An MBA can do wonders to you if you get into it with the right attitude. I have found that taking diverse courses far away from my field of expertise or my liking has actually helped tremendously in widening my horizons. I have deliberately taken up *high risk* courses which promised to stretch my thinking and help me get the most out of this degree.
A very important reason one goes to b-school is to expand their network, meet diverse and interesting people, and learn personal and professional best practices from the diverse set of people. Right?
I want to believe the above view is represented by a large percentage of MBA students, but sadly, I am observing the complete opposite. MBA students, some very smart ones, are rarely pro-active in working with *random* group of people, or taking up assignments/projects/competitions with a group of people they have not met before.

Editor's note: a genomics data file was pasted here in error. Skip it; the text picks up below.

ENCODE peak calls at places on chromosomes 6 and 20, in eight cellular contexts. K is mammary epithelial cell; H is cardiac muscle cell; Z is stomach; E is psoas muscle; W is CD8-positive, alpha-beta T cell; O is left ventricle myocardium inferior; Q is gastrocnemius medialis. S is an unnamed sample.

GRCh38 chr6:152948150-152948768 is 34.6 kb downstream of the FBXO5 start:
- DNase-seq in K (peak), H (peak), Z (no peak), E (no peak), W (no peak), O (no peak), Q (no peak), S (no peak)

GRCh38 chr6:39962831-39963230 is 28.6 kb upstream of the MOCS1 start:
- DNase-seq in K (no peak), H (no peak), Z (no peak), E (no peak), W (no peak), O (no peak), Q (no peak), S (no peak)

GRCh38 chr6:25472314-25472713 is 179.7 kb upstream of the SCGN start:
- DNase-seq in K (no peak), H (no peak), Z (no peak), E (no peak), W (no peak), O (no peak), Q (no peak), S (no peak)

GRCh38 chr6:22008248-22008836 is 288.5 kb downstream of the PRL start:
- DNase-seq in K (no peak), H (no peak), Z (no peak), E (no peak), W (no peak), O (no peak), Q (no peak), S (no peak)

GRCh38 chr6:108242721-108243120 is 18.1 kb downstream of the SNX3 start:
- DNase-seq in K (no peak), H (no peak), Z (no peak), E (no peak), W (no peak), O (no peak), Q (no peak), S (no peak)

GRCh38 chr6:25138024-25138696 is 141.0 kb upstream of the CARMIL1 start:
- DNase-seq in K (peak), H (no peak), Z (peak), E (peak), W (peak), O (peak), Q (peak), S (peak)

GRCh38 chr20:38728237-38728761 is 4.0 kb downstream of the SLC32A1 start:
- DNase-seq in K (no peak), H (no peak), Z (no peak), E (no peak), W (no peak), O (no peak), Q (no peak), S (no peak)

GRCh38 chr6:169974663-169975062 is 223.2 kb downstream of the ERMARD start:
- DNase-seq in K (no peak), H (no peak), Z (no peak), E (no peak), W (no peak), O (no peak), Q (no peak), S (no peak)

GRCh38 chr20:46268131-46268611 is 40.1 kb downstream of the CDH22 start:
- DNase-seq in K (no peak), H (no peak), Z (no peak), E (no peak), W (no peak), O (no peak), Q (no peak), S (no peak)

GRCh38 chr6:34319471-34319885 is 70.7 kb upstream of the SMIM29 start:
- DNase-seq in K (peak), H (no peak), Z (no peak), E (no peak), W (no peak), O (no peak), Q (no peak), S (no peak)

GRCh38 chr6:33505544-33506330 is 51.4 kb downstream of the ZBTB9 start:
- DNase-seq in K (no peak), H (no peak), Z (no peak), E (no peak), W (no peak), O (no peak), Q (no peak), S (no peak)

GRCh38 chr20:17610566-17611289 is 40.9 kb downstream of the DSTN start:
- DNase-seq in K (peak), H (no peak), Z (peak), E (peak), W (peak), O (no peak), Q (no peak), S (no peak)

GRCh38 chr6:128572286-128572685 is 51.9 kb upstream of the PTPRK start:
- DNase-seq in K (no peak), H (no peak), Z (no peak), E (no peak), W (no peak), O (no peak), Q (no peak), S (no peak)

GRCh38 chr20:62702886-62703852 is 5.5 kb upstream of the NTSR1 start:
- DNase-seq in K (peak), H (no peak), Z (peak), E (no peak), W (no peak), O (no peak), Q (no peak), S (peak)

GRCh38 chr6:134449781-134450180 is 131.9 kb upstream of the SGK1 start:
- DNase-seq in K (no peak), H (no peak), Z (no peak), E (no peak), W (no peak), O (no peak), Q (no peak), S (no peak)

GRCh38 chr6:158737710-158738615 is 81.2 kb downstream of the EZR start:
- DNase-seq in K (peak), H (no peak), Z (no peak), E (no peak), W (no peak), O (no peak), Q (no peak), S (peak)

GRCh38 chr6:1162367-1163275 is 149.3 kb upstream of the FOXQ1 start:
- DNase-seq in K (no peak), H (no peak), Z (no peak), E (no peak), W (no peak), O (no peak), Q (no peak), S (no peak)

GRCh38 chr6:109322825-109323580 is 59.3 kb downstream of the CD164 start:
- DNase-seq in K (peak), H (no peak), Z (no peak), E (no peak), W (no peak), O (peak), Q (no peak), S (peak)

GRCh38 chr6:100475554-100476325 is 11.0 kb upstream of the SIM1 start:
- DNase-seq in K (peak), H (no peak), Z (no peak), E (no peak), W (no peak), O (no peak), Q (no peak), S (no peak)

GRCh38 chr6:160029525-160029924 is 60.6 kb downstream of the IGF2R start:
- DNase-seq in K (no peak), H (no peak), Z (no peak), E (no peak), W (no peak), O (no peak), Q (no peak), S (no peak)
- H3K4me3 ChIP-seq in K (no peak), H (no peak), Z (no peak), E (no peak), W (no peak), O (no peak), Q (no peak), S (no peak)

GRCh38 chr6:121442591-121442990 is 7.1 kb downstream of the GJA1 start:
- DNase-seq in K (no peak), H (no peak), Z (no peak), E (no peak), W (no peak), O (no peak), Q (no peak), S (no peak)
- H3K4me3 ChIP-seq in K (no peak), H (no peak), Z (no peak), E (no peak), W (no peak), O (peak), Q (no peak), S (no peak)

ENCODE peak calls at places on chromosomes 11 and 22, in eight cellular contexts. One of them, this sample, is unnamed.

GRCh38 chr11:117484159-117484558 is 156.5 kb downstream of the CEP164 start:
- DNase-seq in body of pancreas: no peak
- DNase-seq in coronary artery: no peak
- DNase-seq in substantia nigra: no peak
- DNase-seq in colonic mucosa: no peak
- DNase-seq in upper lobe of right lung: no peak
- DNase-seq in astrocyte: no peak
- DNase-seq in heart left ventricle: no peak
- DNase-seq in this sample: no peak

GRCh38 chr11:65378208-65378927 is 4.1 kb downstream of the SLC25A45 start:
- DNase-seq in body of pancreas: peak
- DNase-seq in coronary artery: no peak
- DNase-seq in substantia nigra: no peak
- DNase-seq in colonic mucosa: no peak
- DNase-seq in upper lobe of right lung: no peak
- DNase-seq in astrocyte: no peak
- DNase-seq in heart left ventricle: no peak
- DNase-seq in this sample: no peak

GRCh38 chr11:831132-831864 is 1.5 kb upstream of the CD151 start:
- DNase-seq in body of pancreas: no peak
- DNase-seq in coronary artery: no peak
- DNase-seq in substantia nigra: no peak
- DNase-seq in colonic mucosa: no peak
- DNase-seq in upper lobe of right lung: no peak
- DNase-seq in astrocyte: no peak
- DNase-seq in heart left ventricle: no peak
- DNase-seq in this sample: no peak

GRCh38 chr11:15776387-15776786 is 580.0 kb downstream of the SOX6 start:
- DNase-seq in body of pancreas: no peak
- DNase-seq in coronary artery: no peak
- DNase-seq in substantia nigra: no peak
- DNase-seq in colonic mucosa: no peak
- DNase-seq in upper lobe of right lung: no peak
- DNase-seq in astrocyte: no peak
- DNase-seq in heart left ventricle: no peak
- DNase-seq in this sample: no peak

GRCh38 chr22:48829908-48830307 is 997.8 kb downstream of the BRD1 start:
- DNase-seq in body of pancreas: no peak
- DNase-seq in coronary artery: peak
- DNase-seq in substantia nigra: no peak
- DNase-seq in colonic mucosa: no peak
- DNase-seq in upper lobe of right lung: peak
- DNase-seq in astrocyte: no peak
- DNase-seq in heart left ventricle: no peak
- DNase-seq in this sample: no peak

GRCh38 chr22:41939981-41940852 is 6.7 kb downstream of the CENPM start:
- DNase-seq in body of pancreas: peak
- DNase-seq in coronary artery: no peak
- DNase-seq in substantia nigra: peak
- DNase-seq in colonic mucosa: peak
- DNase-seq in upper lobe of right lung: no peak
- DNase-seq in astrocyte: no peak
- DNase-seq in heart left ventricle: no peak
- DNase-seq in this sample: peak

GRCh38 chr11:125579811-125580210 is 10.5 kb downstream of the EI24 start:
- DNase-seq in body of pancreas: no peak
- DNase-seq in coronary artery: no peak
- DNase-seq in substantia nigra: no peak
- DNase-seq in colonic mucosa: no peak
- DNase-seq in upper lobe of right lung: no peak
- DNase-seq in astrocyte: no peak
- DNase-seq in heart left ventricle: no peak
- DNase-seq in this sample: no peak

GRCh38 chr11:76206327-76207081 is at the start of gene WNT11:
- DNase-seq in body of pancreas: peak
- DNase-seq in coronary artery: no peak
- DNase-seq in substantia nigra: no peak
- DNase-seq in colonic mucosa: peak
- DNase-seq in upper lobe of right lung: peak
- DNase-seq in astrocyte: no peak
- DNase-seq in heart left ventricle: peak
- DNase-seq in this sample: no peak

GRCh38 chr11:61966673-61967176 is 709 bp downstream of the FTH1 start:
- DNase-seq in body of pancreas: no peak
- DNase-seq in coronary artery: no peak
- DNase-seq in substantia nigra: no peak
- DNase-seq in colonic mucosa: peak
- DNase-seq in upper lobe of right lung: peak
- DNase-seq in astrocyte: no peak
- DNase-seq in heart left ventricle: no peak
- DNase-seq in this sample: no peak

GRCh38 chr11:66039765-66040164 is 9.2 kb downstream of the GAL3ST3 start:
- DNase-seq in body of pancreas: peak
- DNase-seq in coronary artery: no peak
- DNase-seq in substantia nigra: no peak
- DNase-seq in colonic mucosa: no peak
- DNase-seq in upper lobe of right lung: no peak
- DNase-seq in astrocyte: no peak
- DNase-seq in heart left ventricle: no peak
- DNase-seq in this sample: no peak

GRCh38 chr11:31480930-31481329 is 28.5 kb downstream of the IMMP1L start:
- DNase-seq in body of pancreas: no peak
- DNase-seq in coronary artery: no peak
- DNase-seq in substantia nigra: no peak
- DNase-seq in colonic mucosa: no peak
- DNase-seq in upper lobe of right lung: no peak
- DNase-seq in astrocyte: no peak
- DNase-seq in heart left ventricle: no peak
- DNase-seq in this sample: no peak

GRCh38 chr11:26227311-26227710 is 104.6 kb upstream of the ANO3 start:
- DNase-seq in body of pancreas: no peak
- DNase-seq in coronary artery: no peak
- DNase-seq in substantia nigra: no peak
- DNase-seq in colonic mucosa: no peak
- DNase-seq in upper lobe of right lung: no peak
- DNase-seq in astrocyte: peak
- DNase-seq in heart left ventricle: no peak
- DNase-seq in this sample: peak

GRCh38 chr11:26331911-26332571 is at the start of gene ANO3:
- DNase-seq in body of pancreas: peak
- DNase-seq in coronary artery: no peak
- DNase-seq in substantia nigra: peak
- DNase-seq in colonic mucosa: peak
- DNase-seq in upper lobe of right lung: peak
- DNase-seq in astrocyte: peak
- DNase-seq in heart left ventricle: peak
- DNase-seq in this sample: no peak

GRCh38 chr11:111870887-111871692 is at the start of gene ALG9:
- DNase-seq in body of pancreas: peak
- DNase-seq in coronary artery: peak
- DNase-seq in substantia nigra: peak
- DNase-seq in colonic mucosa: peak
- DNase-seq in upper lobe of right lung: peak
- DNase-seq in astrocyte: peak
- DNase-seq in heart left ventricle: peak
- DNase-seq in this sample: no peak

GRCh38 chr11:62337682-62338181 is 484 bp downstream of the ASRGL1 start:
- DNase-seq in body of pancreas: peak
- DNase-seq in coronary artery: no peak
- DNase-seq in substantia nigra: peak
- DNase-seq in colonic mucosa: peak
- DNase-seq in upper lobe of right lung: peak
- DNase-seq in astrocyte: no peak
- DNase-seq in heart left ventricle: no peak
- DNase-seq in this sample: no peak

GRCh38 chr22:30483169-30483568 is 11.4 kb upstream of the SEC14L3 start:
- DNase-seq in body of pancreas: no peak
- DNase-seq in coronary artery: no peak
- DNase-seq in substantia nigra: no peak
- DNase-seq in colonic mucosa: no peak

Instead, most people just flock to others who they know well and have worked with before. In some ridiculous cases, I have seen students request re-shuffling the entire set of class study groups just so they get to work with the 2-3 students who they are comfortable with.
I wish this was not the case. Folks need to realize that uncertainty, ambiguity, and diversity all go hand in hand. One can gain A LOT from working outside the comfort zone and trying to work with people who are different and I daresay, *hard* to work with.
These two seemingly mundane words wield tremendous power. Think about the following exchange between two MBA’s evaluating a healthcare business plan and a team of entrepreneurs:
- Person 1: This looks like a good team because the individuals have a lot of industry experience. We should score them high on experience.
- Person 2: They have lots of experience, so what?
Think about what just happened. By asking a simple “So what?”, person 2 has just made person 1 think much deeper as to what he/she feels is good about the team’s experience. Is the team’s experience relevant to this particular business idea? If you had to pick just one aspect about the team, would you pick their experience over other factors like motivation, team dynamics, network, etc?